Focus

When Toilet Paper Becomes a Safety Concern

by David Moscinski

Every September as our students return to school, high school football games again draw enthusiastic weekend crowds, and Homecoming Week is celebrated anew. Trees begin to lose their leaves only to be re-adorned in white in that generation-bridging tradition known as toilet papering.

Community residents have differing opinions of the practice — determined in large part by whether they are on the giving or receiving end. The principal of a Wisconsin high school put the tradition in perspective when he said: “One of the problems we have in our community is that people think that toilet papering is safe, harmless, no-cost fun.” Today’s parents did it when they were kids and may even continue to silently condone the practice today.

The residents whom I hear from tend to be much less dismissive, particularly if students have trespassed on their property, leaving behind a white mess covering their trees and shrubbery or if their swimming pool filters have become clogged or if an out-of-hand celebration has led to even more serious vandalism.

Safety Concerns
And then there’s the personal safety matter. I’m aware of one vindictive student who ambushed classmates by blasting them with paint balls that had been frozen.
Some school districts have taken to canceling homecoming events because the student behavior has gotten so out of hand.

Teen-agers seldom walk to the site of a toilet-papering attack, preferring to use vehicles for a quicker getaway (although I once redirected a crowd of more than 200 scheming students on foot away from the village proper as they headed there at 10 p.m.). According to 2005 National Safety Council data, drivers under 20 years of age constitute less than 5 percent of all licensed drivers, yet they were involved in 10 percent of fatal accidents and nearly 14 percent of all traffic accidents. The most common time for teen accidents is between 9 p.m. and 2 a.m., which is also prime time for toilet papering and underage drinking. The combination of driving, “tp”ing and drinking certainly can lead to serious safety hazards.

A Deterrence Plan
Toilet papering is an issue that should be addressed by district leadership to prevent potential harm and destructive acts. Our community responded by organizing a student-community group to plan ways to eliminate toilet papering over time. We discovered you should do your planning during winter months, far enough removed from the emotion of the fall “tp” activity.

Our plan included these components:
• Create high expectations for student behavior.
Announce to students at the start of the school year that no toilet papering will be tolerated. Because most high schools consist of four classes with each trying to out-do its previous toilet papering performance, it may take more than one year to fully eliminate the behavior as the effect of the administrative expectation takes its toll on each successive class.

• Set consequences for individual behavior.
A mob consists of individuals who first must decide whether they will become part of the larger group. Setting consequences for individual behavior may force the student to think before acting. Being seen as a member of a crowd engaged in toilet papering can be added to the school district’s conduct code list of violations as an activity unbecoming an athlete or extracurricular participant. For students not covered by the code, toilet papering can be cause for banishment from homecoming activities.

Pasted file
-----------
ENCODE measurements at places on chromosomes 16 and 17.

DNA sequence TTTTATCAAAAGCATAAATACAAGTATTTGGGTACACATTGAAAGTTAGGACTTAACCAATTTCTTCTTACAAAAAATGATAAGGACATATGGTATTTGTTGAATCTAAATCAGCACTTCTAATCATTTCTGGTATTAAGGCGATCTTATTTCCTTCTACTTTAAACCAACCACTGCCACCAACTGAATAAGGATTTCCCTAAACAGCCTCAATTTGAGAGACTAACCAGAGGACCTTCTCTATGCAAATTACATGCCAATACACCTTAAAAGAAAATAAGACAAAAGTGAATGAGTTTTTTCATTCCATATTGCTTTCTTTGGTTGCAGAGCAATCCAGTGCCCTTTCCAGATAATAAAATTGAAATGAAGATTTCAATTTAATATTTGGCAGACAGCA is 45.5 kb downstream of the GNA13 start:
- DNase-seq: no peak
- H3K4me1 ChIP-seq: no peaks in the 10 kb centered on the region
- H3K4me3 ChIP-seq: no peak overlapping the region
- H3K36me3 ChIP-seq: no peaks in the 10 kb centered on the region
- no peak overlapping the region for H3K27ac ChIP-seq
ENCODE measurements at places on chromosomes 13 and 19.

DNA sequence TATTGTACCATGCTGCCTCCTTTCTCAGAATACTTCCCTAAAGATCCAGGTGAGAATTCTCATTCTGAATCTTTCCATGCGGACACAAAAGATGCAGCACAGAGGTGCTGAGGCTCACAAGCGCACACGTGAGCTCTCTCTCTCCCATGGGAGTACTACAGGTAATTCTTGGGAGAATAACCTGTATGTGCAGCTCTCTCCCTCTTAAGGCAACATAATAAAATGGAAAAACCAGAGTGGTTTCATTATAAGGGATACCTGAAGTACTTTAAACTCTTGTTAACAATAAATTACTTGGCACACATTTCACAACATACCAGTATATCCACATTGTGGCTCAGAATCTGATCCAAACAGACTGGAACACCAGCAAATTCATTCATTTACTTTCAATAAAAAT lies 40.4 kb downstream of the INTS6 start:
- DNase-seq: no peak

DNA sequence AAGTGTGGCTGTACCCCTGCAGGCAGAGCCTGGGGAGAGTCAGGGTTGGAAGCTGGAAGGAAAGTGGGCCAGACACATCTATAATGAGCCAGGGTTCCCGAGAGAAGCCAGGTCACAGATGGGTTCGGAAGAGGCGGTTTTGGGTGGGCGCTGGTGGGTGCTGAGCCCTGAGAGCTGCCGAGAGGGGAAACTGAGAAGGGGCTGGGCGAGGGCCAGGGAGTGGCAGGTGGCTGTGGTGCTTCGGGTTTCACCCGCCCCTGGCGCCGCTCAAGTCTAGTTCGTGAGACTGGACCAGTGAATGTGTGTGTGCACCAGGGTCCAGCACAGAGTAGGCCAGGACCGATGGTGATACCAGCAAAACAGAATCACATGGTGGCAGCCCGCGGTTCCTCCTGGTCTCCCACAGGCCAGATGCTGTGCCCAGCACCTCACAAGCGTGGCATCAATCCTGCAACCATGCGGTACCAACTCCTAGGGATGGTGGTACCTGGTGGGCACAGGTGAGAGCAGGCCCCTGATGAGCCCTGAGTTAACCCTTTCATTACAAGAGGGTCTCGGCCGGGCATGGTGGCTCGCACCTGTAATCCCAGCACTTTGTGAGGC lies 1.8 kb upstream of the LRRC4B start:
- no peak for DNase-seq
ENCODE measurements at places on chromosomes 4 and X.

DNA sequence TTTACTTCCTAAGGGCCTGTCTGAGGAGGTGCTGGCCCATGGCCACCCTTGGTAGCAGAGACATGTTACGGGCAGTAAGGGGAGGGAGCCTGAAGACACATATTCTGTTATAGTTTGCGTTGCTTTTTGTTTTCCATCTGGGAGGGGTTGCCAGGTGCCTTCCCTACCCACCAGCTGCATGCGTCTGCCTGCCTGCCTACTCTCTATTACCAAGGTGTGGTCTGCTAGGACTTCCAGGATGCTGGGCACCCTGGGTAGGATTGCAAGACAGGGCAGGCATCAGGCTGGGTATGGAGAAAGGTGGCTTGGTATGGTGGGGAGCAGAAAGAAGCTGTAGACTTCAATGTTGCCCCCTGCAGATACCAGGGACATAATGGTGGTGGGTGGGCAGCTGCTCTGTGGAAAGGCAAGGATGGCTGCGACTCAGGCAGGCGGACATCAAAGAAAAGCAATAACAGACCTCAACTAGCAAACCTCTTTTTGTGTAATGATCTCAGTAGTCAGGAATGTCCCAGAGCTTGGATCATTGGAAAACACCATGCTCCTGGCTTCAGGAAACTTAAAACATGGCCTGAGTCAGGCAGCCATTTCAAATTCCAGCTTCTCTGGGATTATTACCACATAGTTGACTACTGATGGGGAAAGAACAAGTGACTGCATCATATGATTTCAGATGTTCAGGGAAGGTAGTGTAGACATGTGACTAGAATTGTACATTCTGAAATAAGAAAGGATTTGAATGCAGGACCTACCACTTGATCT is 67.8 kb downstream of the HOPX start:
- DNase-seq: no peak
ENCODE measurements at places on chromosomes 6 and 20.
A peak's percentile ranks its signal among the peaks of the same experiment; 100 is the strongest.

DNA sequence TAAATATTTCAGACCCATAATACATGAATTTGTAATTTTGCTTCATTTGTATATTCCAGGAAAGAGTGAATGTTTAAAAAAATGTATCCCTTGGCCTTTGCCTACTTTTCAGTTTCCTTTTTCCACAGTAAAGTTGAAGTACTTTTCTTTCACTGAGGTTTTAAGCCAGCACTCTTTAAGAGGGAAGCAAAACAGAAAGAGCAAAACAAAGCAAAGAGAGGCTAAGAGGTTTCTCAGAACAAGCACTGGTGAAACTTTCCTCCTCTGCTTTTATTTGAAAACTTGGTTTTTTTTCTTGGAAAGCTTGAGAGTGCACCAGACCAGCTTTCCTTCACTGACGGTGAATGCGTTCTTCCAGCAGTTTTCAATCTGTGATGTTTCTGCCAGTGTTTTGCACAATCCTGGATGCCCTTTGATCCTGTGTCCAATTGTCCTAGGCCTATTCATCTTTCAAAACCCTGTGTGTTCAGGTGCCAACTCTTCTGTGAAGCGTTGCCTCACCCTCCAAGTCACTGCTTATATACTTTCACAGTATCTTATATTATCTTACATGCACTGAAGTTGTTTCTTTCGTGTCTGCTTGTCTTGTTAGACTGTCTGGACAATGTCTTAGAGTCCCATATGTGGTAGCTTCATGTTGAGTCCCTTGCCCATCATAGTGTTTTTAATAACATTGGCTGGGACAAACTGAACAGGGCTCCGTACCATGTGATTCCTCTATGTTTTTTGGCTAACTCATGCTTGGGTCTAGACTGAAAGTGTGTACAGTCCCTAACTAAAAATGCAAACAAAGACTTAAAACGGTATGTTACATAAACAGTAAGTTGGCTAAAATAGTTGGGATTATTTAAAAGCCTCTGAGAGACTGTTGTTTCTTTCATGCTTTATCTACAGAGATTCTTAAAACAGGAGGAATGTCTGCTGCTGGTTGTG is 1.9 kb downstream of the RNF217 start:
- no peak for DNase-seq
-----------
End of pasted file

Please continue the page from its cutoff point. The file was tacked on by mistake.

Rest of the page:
• Get law enforcement involved.
Obtain a commitment from local law enforcement officers they will confiscate the “ammunition” from mobs of students. In fact, cash-strapped public agencies may restock a year’s supply of toilet paper for the town library, police and fire stations and public park restrooms in one night of diligent work by the police.

When students are stopped for toilet papering, officers should be checking for underage drinking. Request extra patrols during homecoming week and give the officers the home addresses of athletes and cheerleaders who might be likely targets.

• Involve the community and parents.
Publicize the expectation there will be no toilet papering. An individual needs to hear a message at least three times before it sinks in. Parents need to ask their children where they are going late on a school night and express disapproval of these activities. Parental influence can give the child an excuse to refrain. “Really guys, I’d like to do it but my mom would bake me for Sunday dinner if she caught me.”

• Avoid scheduling other home events during the week.
There is no reason to encourage a mob of students to form after the volleyball matches are completed a day or two before Homecoming.

Hire extra supervision at night during homecoming week.
Use of the “rent a cop” can be helpful if the school grounds are a target. The role of the officer is to serve as a visible deterrent as well as to confiscate ammunition if the mob shows up.

Break in Tradition
This effort may seem daunting with a lot of time devoted to eliminating what is really a student/community problem. Seen from a safety standpoint, however, it is a chance to keep students healthy and safe. All the potential fun of toilet papering is not worth the loss of one student life in a late night auto accident.

Good planning, well ahead of homecoming, will help eliminate the problem over time. While we figured it would take four years to change the behavior in our high school, it was gone in two. There was no toilet papering at school or in the community during Homecoming 2006, breaking a long-standing tradition that went back at least two generations.

Dave Moscinski is superintendent of the Shiocton School District, P.O. Box 68, Shiocton, WI 54170. E-mail: dmoscins@shiocton.k12.wi.us